Archive for the ‘food’ Category

Backstage buffets

Wednesday, April 10th, 2013

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Not sure if it’s the disconnect between the featherweight models and the stodgy foods often seen backstage, or just the fact that I’m perpetually hungry during Fashion Week, but for the last couple of seasons I’ve been sneakily documenting the catering on offer. Something about the unglamorous reality of the backstage buffet is very intriguing though: no matter how upmarket the brand front of house, everyone is still fueled by crisps and instant coffee.

Also I just learned this week that I love coconut water, so I’m feeling a very strong sense of regret when I reflect on the many missed opportunities to fill up my bag with £1.50 a carton Vita Coco. You live and learn, I guess, you live and learn.

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Round Mari Vanna’s yard

Monday, October 29th, 2012

As you might know (because I’m going on about it constantly), I’m originally Russian. We moved to London when I was a kid, but I’m still Russian enough to dig the food and always quite interested when a new Russian restaurant pops up. Mari Vanna has been open for a few months in London, so my parents, Andrew and I gave it a go at the weekend.

tl:dr review: expensive but authentically delightful Russian food in a jolly setting, totally let down by shitty service.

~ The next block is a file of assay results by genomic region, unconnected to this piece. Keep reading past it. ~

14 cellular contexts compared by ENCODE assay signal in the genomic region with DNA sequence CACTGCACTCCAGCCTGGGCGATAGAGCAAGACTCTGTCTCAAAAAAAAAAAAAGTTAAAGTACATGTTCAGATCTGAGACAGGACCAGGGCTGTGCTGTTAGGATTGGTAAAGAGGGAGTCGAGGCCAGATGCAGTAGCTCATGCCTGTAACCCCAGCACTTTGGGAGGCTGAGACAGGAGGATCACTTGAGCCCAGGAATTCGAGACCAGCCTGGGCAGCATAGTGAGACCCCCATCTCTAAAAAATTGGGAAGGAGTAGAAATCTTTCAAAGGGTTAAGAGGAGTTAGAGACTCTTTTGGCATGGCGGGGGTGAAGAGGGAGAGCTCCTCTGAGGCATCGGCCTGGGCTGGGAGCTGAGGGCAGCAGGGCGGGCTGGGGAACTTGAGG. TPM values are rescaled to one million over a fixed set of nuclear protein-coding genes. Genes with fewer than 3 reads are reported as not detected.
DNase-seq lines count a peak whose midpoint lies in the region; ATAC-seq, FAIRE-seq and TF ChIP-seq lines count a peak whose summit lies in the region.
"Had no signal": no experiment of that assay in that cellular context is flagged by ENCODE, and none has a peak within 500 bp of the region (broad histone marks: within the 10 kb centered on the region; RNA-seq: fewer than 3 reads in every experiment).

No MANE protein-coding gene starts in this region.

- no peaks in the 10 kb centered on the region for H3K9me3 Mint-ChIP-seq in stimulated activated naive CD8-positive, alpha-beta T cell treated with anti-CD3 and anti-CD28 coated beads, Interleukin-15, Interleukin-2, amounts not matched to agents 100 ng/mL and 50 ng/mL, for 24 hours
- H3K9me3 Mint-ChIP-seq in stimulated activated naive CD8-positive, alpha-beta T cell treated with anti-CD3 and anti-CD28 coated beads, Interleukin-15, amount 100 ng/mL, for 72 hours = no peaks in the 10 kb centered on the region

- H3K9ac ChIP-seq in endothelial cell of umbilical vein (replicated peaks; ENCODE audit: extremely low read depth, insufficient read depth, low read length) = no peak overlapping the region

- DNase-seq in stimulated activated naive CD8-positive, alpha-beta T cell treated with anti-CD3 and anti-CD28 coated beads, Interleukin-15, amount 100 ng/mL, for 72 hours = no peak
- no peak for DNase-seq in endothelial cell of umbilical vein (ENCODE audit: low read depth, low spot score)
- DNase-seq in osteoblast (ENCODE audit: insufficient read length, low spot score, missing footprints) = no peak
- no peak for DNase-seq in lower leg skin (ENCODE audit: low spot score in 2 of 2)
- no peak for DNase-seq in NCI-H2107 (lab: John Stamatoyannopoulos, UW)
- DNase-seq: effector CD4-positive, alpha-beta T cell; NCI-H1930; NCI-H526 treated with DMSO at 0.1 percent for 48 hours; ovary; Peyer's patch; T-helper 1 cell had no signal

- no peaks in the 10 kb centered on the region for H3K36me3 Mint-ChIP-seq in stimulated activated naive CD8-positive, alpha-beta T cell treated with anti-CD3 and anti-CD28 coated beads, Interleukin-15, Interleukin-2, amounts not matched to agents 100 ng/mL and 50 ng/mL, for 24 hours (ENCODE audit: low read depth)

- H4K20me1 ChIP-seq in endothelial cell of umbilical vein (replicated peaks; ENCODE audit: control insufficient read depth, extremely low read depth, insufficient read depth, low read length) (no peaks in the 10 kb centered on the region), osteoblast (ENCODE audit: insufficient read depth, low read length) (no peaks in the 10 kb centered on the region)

First of all, the place looks amazing (hence the picture post). It’s kind of worth it just for that. Housed in a big residential-ish building in (but, of course) Knightsbridge, there’s even a load of doorbells outside the entrance as if you’re popping round to eat at the fictional Maria Ivanovna’s flat. The whole place it decked out in Russian knicknaks, doodads and what-nots on every surface. The napkins come rolled in the bottom half of a Russian doll and the bill arrives in a leather purse, it’s all very very cute. The bathrooms are especially increds, with Russian audiobooks playing, beautiful clashing tiles and wallpaper and lots of little gold mirrors.

The food is legit, too. My mum and I both gave it the thumbs up (my mum, being Russian, fussy and vegan is a tough customer) and the Brits were also happy. There’s a good balance between the Very Russian stuff (anything jellied, salo, all the salads) and the Not Too Scary for newcomers stuff (beef stroganoff, fish), lots of veggie options and some excellent drinks. The food is properly Russian though, not westernised fusion or any of that nonsense (at least half the clientele were eastern european btw, though this is Knightsbridge and half of Zuma is Russian as well…) The only thing we found they were missing was solyanka and cherry Вареники for dessert. Mari Vanna, if you’re reading, I can put you in touch with my grandma for the best recipe.

(Sex on the birch, I see what you did there.)

We didn’t have alcohol, but a jug of (totally disgusting imo, but my mum’s choice) Kvas and a round of delicious raspberry and cranberry Mors drinks which came in lovely mismatched crystal jugs. Some of the cocktails look great and I’m sure add to the occasion (though at about £15-20 each, also the bill!).

(The Napoleon cake, a Russian version of a mille-feuille, was about about 3 times the size such a rich dessert should be, but that’s not something to complain about. Have it with black tea.)

Other than the massive dessert, the portions were rather small though. I read in some early reviews that the portions were enormous, but I think they must have adjusted them following feedback. I was dithering between a few of the mains and could have easily eaten two, without side dishes.